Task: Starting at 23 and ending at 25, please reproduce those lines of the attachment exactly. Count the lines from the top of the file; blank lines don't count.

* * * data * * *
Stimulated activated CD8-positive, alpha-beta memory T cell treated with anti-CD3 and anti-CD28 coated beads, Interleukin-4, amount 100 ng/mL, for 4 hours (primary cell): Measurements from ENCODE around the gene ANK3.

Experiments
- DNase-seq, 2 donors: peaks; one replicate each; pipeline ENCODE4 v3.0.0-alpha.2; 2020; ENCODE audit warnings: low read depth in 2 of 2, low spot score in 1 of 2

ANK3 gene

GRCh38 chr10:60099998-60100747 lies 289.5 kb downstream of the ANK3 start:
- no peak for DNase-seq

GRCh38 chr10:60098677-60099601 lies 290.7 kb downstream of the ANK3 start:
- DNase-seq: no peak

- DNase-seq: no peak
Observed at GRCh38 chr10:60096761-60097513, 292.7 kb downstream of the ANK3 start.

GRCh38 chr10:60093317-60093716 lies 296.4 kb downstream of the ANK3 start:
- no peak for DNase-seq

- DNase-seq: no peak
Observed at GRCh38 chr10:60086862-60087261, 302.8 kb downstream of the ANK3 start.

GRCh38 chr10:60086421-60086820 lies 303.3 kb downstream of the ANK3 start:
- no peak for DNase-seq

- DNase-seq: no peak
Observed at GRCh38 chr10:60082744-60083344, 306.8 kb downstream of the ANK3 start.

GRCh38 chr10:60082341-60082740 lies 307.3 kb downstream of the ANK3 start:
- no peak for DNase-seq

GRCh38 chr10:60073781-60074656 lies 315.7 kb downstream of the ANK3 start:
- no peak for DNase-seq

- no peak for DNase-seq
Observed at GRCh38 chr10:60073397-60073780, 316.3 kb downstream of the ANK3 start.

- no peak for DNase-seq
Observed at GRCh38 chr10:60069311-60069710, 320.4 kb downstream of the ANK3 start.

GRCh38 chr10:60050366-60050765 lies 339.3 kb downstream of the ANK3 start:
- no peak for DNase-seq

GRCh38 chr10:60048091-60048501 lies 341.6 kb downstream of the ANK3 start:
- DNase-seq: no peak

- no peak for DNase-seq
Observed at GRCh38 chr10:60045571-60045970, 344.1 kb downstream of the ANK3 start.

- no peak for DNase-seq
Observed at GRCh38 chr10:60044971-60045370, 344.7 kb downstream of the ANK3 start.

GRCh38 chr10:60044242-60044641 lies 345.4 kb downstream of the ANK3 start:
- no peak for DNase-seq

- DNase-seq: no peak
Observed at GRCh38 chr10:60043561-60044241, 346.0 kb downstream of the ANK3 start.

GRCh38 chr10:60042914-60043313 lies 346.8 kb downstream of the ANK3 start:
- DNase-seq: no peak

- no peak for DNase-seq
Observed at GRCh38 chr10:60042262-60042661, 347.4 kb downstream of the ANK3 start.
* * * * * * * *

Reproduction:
- no peak for DNase-seq
Observed at GRCh38 chr10:60073397-60073780, 316.3 kb downstream of the ANK3 start.

- no peak for DNase-seq